If Your Child has been Sexually Abused
Taking Care of Your Child
After Sexual Assault

A Child's Sexual Behavior-
When Should You be Concerned?

Who Are Sexual Offenders?
Information for Parents
Date Rape/ Acquaintance Rape

If Your Child Has Been Sexually Abused:

1. Stay Calm.

Fear and anger are normal reactions, but they can frighten the child. Be sure not to blame, punish, or embarrass the child.

2. Believe your child.

It is rare for a child to lie about sexual abuse. Many children who report abuse are not believed. Do not deny or ignore what your child is telling you.

3. Listen to your child.

Take your child to a private place and let them tell you what happened in his or her own words. Give your child your full attention.

4. Reassure your child that it wasn’t his or her fault.

Assure your child that you are glad he or she told you. Give positive messages such as, “I know it’s not your fault”, or “I am glad you told.” Be sure to let your child know he/she is not to blame.

5. Protect your child immediately from the suspected abuser.

Reassure the child that he or she is safe.

6. Report the suspected abuse immediately to Child Protective Services and/or your local law enforcement agency.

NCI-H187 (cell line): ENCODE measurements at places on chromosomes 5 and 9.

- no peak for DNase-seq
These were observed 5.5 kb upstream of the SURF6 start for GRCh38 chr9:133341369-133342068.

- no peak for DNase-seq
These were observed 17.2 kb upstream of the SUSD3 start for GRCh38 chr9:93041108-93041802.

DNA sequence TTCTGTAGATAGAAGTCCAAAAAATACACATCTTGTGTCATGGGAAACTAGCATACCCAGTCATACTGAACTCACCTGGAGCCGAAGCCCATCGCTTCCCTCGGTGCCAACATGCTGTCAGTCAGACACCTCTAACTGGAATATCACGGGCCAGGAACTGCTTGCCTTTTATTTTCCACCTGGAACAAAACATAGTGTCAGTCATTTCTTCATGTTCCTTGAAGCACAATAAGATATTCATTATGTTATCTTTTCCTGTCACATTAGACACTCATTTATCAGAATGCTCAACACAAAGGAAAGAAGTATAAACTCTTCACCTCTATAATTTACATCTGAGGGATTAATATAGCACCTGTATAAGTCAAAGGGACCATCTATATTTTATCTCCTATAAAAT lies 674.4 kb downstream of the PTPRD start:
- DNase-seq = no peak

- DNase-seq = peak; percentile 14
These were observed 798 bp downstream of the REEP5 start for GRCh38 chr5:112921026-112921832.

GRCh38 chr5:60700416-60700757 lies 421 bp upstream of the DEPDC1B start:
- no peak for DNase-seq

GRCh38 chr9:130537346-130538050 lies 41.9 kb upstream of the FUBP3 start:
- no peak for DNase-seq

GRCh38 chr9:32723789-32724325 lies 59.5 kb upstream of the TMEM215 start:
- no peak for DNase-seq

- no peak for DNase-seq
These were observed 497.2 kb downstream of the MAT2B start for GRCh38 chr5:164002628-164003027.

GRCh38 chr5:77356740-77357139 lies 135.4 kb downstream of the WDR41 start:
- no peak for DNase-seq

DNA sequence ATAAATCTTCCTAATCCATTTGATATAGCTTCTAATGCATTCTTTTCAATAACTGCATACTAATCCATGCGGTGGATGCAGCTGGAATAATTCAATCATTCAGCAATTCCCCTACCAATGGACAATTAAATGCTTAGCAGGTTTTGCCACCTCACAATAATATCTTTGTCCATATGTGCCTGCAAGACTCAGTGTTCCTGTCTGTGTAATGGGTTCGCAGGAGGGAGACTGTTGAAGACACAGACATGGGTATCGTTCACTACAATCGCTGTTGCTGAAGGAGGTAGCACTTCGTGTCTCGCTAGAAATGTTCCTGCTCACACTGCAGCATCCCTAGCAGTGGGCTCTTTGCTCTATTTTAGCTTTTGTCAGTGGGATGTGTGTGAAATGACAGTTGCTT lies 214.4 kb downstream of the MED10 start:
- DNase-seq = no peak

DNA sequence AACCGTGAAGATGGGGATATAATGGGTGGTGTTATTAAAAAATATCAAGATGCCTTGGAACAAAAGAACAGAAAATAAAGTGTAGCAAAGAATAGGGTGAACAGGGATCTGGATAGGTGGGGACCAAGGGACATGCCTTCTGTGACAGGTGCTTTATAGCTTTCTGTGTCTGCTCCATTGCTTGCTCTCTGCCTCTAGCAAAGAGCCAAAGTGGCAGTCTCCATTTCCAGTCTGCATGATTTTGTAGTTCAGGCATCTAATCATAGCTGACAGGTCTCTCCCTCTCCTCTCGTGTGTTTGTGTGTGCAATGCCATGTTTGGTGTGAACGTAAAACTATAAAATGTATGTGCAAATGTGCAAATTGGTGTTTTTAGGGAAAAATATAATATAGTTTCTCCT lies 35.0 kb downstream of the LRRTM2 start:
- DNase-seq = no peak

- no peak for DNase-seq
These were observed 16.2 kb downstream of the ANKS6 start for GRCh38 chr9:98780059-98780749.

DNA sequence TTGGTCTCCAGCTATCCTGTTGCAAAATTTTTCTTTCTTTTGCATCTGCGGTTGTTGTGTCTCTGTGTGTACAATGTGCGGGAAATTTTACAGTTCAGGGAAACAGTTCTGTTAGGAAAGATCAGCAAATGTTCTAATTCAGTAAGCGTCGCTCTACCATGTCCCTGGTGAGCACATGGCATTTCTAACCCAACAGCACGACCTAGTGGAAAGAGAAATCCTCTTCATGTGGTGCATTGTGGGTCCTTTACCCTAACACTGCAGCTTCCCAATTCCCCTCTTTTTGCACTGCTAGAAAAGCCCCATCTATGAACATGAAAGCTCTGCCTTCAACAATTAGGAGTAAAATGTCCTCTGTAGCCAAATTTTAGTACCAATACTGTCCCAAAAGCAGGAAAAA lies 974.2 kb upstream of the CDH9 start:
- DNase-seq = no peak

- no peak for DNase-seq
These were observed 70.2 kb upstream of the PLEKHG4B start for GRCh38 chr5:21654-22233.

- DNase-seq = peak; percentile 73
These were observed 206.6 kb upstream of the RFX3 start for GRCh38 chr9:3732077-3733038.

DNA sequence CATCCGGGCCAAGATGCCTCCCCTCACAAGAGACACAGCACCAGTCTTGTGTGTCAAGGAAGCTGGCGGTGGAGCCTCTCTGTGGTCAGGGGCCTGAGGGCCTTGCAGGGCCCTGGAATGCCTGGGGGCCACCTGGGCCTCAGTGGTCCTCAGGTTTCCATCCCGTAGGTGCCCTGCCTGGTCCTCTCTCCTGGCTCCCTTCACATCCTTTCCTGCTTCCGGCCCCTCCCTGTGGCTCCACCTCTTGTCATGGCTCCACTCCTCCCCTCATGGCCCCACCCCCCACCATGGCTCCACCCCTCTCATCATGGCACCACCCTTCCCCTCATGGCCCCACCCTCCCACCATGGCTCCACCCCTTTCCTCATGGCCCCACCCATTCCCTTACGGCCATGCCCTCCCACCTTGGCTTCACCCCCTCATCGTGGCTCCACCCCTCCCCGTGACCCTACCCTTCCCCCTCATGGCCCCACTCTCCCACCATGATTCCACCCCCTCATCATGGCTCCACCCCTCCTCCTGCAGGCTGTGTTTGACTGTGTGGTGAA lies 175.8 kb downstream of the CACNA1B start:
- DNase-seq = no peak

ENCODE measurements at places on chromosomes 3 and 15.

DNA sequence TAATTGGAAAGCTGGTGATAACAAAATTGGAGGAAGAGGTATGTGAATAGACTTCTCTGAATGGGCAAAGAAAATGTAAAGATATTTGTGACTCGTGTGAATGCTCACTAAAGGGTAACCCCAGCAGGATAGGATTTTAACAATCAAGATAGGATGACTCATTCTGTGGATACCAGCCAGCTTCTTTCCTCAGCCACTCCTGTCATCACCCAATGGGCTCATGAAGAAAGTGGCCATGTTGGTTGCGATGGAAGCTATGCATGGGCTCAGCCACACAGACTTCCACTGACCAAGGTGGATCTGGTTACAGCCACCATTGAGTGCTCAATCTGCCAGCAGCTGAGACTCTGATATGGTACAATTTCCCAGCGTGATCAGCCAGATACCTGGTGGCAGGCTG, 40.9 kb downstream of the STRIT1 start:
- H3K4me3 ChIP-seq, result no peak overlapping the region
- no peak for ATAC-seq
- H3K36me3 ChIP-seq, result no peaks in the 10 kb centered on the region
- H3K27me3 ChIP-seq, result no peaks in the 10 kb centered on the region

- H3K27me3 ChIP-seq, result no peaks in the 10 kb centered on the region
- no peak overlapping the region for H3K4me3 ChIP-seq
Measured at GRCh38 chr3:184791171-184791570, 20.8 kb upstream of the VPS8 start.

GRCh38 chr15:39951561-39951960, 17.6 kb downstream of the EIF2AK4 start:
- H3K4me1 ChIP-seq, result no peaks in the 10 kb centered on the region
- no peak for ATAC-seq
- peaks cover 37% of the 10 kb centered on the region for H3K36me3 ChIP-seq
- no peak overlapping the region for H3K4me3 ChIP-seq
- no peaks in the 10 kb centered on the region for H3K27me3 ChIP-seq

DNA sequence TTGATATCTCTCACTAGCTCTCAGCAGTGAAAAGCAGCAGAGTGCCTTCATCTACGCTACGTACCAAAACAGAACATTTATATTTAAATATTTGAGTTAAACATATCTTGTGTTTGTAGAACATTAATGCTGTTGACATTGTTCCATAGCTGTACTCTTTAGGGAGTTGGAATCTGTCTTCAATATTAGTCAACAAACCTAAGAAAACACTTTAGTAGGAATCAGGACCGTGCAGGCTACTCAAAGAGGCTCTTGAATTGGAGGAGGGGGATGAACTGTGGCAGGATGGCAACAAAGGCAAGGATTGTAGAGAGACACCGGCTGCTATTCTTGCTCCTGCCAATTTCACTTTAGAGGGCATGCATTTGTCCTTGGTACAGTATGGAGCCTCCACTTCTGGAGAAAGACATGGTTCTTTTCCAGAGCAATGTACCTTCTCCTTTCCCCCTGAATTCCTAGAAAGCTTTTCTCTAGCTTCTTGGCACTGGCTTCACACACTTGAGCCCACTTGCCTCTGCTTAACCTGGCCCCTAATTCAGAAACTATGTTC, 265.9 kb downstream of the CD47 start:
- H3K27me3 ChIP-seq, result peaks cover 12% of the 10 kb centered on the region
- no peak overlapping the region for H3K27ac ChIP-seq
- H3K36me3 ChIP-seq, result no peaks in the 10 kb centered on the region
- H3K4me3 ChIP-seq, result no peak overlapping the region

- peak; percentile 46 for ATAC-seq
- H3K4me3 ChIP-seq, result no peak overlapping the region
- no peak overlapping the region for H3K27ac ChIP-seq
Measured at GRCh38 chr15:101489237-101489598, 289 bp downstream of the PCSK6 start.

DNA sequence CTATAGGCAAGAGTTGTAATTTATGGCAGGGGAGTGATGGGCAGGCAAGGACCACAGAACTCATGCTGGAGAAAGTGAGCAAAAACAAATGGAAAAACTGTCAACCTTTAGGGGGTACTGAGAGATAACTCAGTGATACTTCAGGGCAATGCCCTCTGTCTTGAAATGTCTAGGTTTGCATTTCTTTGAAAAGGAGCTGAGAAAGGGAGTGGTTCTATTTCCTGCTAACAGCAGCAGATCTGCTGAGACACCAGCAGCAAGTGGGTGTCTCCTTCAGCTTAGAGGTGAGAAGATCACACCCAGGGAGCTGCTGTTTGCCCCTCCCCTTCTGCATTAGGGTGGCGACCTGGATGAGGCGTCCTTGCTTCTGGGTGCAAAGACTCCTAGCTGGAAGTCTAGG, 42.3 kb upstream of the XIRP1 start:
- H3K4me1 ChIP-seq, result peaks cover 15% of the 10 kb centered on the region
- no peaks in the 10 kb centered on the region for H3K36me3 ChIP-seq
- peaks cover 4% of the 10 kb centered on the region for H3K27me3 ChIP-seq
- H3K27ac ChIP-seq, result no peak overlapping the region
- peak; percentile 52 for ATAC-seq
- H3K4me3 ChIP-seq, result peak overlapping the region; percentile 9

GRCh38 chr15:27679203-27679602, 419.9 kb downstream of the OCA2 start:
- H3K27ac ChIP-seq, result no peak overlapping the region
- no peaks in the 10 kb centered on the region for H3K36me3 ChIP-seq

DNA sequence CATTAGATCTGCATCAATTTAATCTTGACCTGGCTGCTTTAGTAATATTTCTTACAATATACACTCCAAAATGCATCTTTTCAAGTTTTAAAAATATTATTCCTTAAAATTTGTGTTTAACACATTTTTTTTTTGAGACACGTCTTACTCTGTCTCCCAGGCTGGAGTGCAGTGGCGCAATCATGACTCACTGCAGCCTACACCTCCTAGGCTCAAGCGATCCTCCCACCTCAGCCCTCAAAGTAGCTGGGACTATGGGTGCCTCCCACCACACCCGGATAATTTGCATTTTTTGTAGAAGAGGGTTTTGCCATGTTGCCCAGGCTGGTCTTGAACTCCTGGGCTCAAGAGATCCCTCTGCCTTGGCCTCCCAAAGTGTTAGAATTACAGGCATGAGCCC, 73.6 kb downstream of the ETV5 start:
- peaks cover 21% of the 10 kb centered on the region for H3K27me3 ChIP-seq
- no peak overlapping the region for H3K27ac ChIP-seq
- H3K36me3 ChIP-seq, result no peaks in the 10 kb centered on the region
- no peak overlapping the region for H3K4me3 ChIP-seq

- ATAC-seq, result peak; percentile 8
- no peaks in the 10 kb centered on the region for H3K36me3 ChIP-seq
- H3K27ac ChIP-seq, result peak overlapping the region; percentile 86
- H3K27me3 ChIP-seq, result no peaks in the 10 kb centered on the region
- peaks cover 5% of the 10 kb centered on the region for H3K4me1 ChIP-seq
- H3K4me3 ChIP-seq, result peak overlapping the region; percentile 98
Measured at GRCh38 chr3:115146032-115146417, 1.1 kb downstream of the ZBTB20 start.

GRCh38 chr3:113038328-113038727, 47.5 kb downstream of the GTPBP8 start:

7. Don’t confront the offender in your child’s presence.

In fact, it is probably best to let the proper authorities confront the offender.

8. Seek professional help for your child and your family.

This includes medical attention as needed, child protective services, and a psychologist trained in treating sexual abuse.

9. Respect your child’s privacy.

Be careful not to discuss the abuse in front of people who do not need to know what happened.

10. Let your child talk about it at his or her own pace.

Don’t pressure your child into talking about the abuse. Forcing information can be harmful and you are not trained to interview a child victim. On the other hand, do not try to silence your child

11. Allow your child to express his or her feelings but keep your own feelings about the abuse separate.

Your child may have feelings about the abuse and the offender that are different from yours.

12. Try to resume as “normal” a life as possible.

Protect you child, but don’t make him or her feel different or isolated.

13. Don’t dismiss your child’s feelings by telling him or her to “forget about it.”

You and your child will both need time to work through all the feelings and changes, especially if the offender is someone in the family. The time it takes for a child to heal varies, depending upon the child as well as the circumstances of the sexual assault (such as who the offender is, how long the abuse continued, whether or not threats, bribes, or force was used, and the type of abuse).

14. Seek help for yourself.

Parents often feel angry, guilty, or to blame when they learn their child has been sexually abused. Talk to someone you trust, or call a counselor who will be able to help you.

If you suspect your child, or someone you know, has been sexually assaulted or abused, call Child and Adolescent Support Advocacy and Resource Center at (415) 206-8386